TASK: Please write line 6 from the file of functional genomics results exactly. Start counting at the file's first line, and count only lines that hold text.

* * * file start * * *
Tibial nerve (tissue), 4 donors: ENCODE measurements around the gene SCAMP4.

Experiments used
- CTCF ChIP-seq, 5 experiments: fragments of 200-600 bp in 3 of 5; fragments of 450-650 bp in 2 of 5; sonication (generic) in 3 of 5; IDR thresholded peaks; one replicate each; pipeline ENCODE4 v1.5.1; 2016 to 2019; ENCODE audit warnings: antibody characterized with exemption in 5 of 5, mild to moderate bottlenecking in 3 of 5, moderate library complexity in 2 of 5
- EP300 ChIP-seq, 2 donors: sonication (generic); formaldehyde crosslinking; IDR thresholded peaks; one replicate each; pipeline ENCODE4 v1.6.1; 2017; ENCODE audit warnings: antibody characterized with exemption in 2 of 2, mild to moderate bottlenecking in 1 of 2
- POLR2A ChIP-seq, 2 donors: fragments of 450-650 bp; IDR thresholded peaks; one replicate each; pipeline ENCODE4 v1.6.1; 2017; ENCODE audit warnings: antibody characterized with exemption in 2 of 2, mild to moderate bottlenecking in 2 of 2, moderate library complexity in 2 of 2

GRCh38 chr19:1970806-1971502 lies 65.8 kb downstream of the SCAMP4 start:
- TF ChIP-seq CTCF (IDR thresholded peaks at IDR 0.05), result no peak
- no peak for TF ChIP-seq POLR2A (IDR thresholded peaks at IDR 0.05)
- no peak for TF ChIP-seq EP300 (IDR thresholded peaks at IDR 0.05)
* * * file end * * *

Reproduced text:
GRCh38 chr19:1970806-1971502 lies 65.8 kb downstream of the SCAMP4 start: